I’ve been fascinated by the reaction to the recent article by marketing professors Wagner Kamakura (Duke University), Suman Basuroy (Florida Atlantic University), and Peter Boatwright (Carnegie Mellon University), which argues that film reviewers’ silence on certain films can tell us something about their opinions of those films. According to a Duke University press release, the study
finds that many film critics, faced with far too many movies to write about, tend to avoid writing reviews of bad films that they’ve seen. At the same time, a few critics, faced with the same overwhelming choice, tend to avoid reviewing good movies that they’ve watched.
The study has been widely criticzed, with Kamakura seeking to clarify their research on Poynter Online in response to these scathing comments by MCN’s David Poland. It’s a little difficult to develop a full reaction to the study without reading the whole thing, but several things seem problematic, at least when looking at the press release. First, they seem to describe the decision to review films as a free choice (“faced with far too many movies to write about, tend to avoid writing reviews;” “a few critics, faced with the same overwhelming choice”), which seems like an imprecise understanding of the requirements of professional reviewers. As Mark Caro points out, when a newspaper only has two or three reviewers, critics don’t always get their choice about what to review, especially if they are the paper’s junior critics (Ebert is suspicious of the study for similar reasons).
I’m also wondering how they handled other institutional issues, especially the complicated relationship between studios and distributors and the newspapers and magazines where these reviews are published (how, for example, might a magazine like Entertainment Weekly, owned by Time Warner, which also has a major film studio, shape who reviews what film or, more importantly, what films get reviewed?).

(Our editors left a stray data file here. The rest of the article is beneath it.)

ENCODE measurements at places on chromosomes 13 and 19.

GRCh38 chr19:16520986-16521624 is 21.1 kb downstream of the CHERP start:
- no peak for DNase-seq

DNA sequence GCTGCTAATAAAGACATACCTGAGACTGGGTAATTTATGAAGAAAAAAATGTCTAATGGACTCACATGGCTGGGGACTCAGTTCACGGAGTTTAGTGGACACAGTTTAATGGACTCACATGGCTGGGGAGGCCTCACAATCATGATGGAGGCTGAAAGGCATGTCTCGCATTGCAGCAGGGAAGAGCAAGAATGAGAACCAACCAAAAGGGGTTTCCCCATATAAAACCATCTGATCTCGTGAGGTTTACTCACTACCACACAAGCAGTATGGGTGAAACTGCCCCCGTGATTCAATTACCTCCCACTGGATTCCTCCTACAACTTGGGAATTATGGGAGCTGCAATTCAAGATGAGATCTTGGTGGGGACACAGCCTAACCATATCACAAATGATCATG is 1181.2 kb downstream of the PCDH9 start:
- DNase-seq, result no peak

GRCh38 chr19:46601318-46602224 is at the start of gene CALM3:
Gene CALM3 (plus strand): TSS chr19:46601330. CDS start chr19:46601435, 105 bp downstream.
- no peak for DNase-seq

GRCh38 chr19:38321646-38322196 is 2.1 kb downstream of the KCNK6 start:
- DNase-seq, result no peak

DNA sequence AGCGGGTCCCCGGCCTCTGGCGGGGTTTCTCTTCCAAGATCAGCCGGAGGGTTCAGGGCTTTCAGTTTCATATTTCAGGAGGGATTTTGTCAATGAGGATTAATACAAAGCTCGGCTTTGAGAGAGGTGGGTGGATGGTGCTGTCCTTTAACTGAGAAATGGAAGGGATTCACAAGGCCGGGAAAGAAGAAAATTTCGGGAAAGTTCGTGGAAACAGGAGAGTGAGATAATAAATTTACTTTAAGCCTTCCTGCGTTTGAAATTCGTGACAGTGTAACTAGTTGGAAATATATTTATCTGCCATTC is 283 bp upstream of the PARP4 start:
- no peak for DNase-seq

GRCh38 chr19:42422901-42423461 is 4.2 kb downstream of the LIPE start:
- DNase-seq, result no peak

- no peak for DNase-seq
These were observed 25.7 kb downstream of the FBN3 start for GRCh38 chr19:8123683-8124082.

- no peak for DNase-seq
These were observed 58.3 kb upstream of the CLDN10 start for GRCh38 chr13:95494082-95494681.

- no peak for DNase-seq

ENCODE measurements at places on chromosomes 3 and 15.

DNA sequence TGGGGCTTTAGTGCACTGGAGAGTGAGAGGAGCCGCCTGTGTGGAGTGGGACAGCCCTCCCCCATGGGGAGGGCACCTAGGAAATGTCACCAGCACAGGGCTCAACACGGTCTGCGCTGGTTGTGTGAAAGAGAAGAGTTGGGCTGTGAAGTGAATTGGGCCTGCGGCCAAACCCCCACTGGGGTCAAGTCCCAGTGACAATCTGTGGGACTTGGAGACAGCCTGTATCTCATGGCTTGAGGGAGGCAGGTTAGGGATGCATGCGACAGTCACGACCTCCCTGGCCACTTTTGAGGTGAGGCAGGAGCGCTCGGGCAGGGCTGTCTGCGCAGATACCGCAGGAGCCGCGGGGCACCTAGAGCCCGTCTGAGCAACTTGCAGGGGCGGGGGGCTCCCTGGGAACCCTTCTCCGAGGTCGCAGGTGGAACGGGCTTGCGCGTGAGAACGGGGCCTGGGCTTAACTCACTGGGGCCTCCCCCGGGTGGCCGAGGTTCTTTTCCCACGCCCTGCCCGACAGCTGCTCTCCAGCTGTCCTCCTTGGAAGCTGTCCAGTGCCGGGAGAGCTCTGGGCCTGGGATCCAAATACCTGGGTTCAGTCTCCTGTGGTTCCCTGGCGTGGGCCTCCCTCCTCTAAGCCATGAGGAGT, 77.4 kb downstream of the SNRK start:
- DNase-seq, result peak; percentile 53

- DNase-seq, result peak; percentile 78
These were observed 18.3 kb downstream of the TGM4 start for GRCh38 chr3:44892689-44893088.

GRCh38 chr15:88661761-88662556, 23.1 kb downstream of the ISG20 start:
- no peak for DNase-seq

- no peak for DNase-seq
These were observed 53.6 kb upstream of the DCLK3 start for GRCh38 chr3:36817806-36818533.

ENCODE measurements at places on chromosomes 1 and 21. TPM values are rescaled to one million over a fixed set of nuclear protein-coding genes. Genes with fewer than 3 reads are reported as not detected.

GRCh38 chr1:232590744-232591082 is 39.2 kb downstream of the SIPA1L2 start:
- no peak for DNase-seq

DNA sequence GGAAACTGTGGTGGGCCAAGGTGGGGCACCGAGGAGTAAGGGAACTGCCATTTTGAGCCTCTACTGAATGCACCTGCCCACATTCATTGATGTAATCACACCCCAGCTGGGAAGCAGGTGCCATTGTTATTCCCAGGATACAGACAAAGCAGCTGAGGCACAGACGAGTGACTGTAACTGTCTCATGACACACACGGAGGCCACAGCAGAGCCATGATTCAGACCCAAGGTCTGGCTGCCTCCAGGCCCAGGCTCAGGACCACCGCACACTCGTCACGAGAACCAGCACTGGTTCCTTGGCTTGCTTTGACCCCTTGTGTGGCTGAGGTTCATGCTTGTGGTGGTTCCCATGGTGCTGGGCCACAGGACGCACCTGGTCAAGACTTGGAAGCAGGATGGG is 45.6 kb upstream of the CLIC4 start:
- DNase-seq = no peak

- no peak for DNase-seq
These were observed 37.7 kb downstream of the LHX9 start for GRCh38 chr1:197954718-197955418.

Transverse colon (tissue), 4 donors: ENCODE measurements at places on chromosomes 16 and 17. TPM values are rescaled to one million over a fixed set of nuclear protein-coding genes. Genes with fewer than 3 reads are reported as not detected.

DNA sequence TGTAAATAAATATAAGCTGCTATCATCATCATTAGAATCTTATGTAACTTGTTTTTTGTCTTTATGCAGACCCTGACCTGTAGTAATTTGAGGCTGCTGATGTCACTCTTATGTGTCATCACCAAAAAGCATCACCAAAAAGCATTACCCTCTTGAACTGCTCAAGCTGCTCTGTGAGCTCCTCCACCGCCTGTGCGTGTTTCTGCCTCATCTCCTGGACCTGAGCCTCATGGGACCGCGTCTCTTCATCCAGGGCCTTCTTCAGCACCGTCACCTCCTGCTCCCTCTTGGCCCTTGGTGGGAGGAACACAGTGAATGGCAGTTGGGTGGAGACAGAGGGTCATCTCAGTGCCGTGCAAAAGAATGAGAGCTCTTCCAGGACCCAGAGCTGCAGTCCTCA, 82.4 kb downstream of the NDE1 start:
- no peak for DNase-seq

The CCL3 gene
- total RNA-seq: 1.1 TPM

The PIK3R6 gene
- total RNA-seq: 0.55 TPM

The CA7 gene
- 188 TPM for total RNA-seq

I’m going to refrain from criticizing their study further until I get a chance to read it. I know that university press releases can often miss the mark terribly when it comes to describing the significance of a given study. But the research does raise some interesting questions about the motivations for writing reviews or what function reviews might function in the consumption of films. In my own experience, I generally seek out independent and documentary films (you may have noticed this by now), in part because that’s what I like and in part because no one is paying me to watch Date Movie.
Their follow-up study seems similarly strange. According to the press release, the researchers are “now exploring the relationship between a movie’s critical acclaim and its box office sales,” with an eye towards determining which critics most affect box office. If they’re planning to judge consensus grades on films against box office, such a study would seem flawed from the beginning, especially when studis will spend as much as $40 million to buy an audience for their film. Again, I want to wait until I see the study, but I’m guessing that critics likely have their greatest effect when they campaign for or promote films that might not otherwise receive a wider audience. Still, I’d be curious to hear from both film reviewers and people who read film reviews (including mine). Does the quality of a film affect whether you write about it? Or better, what motivates you to write reviews, usually for no money, on your blogs? And for those of you who read reviews, does a critic’s silence on a certain film affect your perception of it? In general, how do film reviews shape your experience of or desire to see a given film?
Note: The Cinemarati discussion of this study is also worth checking out (and my questions are similar to theirs).